Apple has agreed to settle the iPhone throttling class action lawsuit and will pay up to $500 million to settle litigation accusing it of quietly slowing down older iPhones in order to to induce owners to buy replacement phones or batteries.
The preliminary proposed class-action settlement was disclosed on Friday night and requires approval by U.S. District Judge Edward Davila in San Jose, California.
It calls for Apple to pay consumers $25 per iPhone, which may be adjusted up or down depending on how many iPhones are eligible, with a minimum total payout of $310 million.
Apple denied wrongdoing and settled the nationwide case to avoid the burdens and costs of litigation, court papers show.
Lawyers for the consumers described the settlement as “fair, reasonable, and adequate.” They called payments of $25 per iPhone “considerable by any degree,” saying their damages expert considered $46 per iPhone the maximum possible.
The lawyers plan to seek up to $93 million, equal to 30% of $310 million, in legal fees, plus up to $1.5 million for expenses.
MacDailyNews Take: Half a bil. Well, now, there’s an expensive lesson on how to properly communicate with your customers.
Apple handled this poorly and deserves to learn a lesson so that the company properly communicates with customers in the future. – MacDailyNews, August 1, 2019
There’s no excusing this one. Apple deserves the ongoing headache. Hopefully, when all is said and done and paid, the company will have learned an important lesson about transparency and communication with their customers. — MacDailyNews, February 27, 2018
You can see why some think that Apple wanted to keep what they were doing a secret. If people knew that a $79 battery replacement would give them an iPhone that performed like it did on day one, a meaningful percentage would take that option versus buying a new iPhone. Now that it’s just $29 this year, that percentage will naturally increase.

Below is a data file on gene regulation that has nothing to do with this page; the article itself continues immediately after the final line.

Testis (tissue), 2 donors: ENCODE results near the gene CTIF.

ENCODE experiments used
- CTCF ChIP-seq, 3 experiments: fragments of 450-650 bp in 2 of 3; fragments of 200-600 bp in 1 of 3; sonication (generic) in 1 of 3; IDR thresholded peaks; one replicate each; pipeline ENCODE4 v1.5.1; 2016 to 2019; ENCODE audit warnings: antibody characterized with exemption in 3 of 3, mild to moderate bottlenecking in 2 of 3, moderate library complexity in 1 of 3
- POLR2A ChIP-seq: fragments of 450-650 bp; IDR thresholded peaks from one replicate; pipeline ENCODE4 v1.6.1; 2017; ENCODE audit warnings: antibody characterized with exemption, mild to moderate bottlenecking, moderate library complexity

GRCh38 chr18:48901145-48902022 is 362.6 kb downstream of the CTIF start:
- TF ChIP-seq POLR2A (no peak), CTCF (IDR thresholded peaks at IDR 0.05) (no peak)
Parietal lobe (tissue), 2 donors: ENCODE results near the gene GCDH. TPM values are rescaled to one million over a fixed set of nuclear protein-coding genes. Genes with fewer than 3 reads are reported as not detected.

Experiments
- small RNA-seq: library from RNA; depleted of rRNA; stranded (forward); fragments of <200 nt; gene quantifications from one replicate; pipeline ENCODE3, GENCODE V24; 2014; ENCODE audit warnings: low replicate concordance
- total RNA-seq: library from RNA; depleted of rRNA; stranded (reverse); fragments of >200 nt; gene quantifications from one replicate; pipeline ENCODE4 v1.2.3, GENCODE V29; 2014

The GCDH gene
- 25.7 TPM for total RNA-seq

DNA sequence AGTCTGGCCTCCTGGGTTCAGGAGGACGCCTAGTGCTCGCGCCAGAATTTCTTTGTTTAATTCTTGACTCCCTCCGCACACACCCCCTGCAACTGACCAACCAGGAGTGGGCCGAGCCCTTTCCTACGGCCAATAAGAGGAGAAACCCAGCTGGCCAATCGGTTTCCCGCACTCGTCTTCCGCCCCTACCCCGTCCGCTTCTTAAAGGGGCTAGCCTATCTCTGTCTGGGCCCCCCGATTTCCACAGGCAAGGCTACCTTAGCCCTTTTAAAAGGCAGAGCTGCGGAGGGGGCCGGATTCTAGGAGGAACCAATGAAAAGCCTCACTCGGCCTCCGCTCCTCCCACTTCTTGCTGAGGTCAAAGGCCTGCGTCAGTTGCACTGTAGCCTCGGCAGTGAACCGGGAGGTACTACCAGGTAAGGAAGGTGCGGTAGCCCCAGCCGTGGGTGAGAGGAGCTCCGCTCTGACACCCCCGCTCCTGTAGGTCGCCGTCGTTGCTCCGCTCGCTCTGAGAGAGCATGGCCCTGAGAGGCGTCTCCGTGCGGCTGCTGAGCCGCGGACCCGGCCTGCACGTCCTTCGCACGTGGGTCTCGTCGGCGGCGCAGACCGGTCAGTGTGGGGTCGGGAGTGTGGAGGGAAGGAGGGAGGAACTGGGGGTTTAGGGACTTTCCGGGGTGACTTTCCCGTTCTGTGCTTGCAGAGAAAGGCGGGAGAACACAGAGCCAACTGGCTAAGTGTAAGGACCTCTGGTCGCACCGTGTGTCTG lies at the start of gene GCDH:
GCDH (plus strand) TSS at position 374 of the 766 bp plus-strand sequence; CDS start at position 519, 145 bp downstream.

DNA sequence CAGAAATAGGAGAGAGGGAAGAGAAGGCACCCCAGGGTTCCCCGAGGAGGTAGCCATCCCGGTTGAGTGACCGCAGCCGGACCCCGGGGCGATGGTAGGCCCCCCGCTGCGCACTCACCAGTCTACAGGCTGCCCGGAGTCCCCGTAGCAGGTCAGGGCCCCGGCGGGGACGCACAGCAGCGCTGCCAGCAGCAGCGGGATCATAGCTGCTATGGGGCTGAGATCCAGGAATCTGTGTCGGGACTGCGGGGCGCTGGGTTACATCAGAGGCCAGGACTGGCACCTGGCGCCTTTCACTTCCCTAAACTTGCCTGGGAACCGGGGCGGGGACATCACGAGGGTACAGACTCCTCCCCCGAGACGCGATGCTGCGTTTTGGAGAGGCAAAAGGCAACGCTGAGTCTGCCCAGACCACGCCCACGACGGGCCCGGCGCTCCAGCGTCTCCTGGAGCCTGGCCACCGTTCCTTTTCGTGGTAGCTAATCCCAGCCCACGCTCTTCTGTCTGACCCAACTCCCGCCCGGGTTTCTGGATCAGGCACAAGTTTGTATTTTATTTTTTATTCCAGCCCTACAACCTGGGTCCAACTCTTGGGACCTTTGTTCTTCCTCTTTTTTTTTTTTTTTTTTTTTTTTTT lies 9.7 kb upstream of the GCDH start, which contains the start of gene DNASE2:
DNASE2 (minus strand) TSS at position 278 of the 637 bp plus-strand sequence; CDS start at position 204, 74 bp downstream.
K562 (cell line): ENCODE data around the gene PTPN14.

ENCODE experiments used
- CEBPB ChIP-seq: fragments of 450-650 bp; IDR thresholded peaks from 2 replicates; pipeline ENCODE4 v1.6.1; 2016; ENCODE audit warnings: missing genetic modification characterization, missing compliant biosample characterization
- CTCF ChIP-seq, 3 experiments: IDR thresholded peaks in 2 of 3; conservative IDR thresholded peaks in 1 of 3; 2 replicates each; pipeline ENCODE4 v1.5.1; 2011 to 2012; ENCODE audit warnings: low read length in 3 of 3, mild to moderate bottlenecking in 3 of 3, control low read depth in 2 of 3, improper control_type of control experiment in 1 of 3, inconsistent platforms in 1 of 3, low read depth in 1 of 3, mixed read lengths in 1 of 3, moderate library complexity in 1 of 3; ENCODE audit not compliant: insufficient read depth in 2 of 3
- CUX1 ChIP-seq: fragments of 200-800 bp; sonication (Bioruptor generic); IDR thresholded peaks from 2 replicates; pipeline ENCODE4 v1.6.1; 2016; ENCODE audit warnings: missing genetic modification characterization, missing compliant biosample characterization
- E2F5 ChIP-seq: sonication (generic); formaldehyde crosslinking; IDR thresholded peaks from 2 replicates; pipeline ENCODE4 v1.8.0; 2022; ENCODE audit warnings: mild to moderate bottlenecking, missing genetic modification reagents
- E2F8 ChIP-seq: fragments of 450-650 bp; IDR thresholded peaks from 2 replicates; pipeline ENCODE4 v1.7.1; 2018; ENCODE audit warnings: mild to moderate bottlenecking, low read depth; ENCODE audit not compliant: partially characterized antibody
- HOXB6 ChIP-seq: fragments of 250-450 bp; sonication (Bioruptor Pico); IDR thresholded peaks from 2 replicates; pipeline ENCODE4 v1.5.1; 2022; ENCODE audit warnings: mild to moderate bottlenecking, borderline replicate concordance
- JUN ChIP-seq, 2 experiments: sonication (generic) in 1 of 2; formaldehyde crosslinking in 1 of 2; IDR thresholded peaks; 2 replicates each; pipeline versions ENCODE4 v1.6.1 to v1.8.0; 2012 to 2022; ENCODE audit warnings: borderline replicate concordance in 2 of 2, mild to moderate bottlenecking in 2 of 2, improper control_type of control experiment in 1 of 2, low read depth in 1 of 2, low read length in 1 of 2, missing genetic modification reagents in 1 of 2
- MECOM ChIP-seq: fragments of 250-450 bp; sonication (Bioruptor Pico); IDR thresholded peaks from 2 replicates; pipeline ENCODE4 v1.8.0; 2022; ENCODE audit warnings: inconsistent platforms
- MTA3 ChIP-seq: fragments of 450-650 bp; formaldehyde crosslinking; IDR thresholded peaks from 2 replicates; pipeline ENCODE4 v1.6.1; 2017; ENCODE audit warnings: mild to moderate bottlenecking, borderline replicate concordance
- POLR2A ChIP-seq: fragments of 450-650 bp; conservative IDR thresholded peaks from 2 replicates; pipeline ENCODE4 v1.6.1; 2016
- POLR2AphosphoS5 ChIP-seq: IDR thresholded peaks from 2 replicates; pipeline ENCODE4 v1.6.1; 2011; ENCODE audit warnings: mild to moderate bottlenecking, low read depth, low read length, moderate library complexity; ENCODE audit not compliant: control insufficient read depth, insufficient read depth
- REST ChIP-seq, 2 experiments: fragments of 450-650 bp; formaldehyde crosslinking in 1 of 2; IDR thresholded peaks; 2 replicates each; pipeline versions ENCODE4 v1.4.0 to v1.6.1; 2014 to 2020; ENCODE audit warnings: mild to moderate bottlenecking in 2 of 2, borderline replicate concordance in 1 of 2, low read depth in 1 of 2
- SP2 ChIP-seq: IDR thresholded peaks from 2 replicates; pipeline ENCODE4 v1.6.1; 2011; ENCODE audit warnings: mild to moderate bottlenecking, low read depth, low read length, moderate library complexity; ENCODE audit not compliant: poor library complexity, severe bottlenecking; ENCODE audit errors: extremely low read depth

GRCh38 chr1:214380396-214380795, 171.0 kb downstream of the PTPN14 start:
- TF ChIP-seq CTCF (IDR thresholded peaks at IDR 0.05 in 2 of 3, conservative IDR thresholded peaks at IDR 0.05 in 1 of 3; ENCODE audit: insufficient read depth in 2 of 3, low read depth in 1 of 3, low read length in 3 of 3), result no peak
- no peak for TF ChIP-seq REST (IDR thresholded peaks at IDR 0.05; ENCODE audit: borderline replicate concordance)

Then again, as Hanlon’s razor states: “Never attribute to malice that which is adequately explained by stupidity.”
Apple’s made up of people. People are imperfect. We’ll take Apple’s word for it that they “always wanted… customers to be able to use their iPhones as long as possible” and that they “have never — and would never — do anything to intentionally shorten the life of any Apple product, or degrade the user experience to drive customer upgrades.” — MacDailyNews, January 3, 2018
Again, it’s Apple’s lack of communication that is the problem here. If Apple had clearly explained what was going on in the software, we’d know to recommend a battery replacement when users complained their older iPhones were getting “slow.” As it was, we were pretty much left to assume that the processor/RAM wasn’t up to par with demands of newer iOS releases and we’d naturally recommend getting a new iPhone.
Just yesterday, we had a friend complain that his iPhone 6 was acting “slow” and we knew to recommend a battery replacement (even though he instead opted to get himself an iPhone X on our strong recommendation). — MacDailyNews, December 29, 2017
As has almost always been the case with Apple, unfortunately, transparency comes later, not sooner, and usually as a reaction to negative publicity. A simple Knowledge Base article would have preempted all of this Reddit sleuthing and the attendant handwringing and erroneous presumptions. — MacDailyNews, December 20, 2017
Friday’s settlement covers U.S. owners of the iPhone 6, 6 Plus, 6s, 6s Plus, 7, 7Plus or SE that ran the iOS 10.2.1 or later operating system. It also covers U.S. owners of the iPhone 7 and 7 Plus that ran iOS 11.2 or later before Dec. 21, 2017.